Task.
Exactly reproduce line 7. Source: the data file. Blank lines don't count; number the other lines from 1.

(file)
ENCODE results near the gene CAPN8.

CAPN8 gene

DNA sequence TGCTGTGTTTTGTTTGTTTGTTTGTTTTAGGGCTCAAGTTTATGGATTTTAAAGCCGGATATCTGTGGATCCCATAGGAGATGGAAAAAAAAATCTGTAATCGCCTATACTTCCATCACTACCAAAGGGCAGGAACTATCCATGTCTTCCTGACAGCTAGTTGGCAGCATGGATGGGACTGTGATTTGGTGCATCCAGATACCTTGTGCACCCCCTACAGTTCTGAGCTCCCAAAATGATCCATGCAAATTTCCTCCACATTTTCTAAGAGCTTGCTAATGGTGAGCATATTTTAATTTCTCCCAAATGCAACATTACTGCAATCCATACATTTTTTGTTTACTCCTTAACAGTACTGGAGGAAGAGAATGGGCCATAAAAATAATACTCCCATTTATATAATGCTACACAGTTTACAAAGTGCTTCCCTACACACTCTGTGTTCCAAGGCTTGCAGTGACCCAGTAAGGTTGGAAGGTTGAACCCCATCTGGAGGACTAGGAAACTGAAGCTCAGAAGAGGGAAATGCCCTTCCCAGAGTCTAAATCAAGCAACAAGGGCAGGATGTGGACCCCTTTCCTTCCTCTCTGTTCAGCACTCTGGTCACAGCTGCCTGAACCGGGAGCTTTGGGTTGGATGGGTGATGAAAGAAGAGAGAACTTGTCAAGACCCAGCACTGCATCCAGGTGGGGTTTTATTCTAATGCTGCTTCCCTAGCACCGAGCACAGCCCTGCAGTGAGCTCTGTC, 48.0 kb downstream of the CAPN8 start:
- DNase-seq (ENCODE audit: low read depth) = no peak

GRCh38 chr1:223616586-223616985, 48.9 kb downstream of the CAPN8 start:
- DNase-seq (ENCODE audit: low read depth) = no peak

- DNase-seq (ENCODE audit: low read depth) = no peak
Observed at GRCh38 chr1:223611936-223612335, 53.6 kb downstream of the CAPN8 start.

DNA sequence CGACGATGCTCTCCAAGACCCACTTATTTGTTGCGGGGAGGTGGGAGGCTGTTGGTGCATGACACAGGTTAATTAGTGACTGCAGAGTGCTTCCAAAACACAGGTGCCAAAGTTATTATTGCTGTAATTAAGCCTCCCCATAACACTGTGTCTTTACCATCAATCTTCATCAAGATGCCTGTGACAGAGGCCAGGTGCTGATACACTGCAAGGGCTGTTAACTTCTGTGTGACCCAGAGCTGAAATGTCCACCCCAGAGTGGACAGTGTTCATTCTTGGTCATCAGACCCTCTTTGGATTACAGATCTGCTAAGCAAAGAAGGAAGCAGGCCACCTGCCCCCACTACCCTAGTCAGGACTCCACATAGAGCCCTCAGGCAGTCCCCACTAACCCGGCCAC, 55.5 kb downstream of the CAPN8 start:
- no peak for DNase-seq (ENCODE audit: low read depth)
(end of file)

- DNase-seq (ENCODE audit: low read depth) = no peak